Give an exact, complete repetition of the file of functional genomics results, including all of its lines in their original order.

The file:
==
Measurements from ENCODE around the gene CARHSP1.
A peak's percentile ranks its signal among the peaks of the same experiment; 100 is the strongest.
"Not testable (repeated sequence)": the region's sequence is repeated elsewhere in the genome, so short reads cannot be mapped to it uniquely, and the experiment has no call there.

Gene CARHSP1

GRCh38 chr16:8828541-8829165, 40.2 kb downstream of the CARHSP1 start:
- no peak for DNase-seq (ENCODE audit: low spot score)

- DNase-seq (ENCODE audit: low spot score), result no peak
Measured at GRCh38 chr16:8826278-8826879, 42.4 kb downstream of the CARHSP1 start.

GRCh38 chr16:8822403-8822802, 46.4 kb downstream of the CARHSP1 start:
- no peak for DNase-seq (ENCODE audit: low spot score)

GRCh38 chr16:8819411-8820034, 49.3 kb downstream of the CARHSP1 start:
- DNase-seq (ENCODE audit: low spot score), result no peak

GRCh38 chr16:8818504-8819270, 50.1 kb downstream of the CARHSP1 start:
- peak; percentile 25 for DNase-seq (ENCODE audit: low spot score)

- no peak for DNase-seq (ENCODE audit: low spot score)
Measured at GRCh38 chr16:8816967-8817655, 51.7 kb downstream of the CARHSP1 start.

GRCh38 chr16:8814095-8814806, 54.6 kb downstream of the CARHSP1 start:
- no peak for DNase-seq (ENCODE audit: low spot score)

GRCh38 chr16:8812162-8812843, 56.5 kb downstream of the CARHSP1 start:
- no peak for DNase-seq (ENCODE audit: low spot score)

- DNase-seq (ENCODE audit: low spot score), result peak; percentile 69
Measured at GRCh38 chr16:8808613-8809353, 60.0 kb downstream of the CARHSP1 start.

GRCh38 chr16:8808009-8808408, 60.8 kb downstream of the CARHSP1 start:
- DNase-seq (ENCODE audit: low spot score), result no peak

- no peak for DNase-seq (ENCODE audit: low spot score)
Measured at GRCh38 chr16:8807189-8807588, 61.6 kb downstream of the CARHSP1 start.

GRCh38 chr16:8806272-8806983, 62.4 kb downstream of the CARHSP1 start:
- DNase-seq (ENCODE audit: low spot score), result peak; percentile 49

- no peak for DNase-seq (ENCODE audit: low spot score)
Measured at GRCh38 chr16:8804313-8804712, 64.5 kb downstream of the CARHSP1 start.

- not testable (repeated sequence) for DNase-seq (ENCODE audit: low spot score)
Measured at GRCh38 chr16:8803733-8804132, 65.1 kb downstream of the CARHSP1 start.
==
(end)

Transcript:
Measurements from ENCODE around the gene CARHSP1.
A peak's percentile ranks its signal among the peaks of the same experiment; 100 is the strongest.
"Not testable (repeated sequence)": the region's sequence is repeated elsewhere in the genome, so short reads cannot be mapped to it uniquely, and the experiment has no call there.

Gene CARHSP1

GRCh38 chr16:8828541-8829165, 40.2 kb downstream of the CARHSP1 start:
- no peak for DNase-seq (ENCODE audit: low spot score)

- DNase-seq (ENCODE audit: low spot score), result no peak
Measured at GRCh38 chr16:8826278-8826879, 42.4 kb downstream of the CARHSP1 start.

GRCh38 chr16:8822403-8822802, 46.4 kb downstream of the CARHSP1 start:
- no peak for DNase-seq (ENCODE audit: low spot score)

GRCh38 chr16:8819411-8820034, 49.3 kb downstream of the CARHSP1 start:
- DNase-seq (ENCODE audit: low spot score), result no peak

GRCh38 chr16:8818504-8819270, 50.1 kb downstream of the CARHSP1 start:
- peak; percentile 25 for DNase-seq (ENCODE audit: low spot score)

- no peak for DNase-seq (ENCODE audit: low spot score)
Measured at GRCh38 chr16:8816967-8817655, 51.7 kb downstream of the CARHSP1 start.

GRCh38 chr16:8814095-8814806, 54.6 kb downstream of the CARHSP1 start:
- no peak for DNase-seq (ENCODE audit: low spot score)

GRCh38 chr16:8812162-8812843, 56.5 kb downstream of the CARHSP1 start:
- no peak for DNase-seq (ENCODE audit: low spot score)

- DNase-seq (ENCODE audit: low spot score), result peak; percentile 69
Measured at GRCh38 chr16:8808613-8809353, 60.0 kb downstream of the CARHSP1 start.

GRCh38 chr16:8808009-8808408, 60.8 kb downstream of the CARHSP1 start:
- DNase-seq (ENCODE audit: low spot score), result no peak

- no peak for DNase-seq (ENCODE audit: low spot score)
Measured at GRCh38 chr16:8807189-8807588, 61.6 kb downstream of the CARHSP1 start.

GRCh38 chr16:8806272-8806983, 62.4 kb downstream of the CARHSP1 start:
- DNase-seq (ENCODE audit: low spot score), result peak; percentile 49

- no peak for DNase-seq (ENCODE audit: low spot score)
Measured at GRCh38 chr16:8804313-8804712, 64.5 kb downstream of the CARHSP1 start.

- not testable (repeated sequence) for DNase-seq (ENCODE audit: low spot score)
Measured at GRCh38 chr16:8803733-8804132, 65.1 kb downstream of the CARHSP1 start.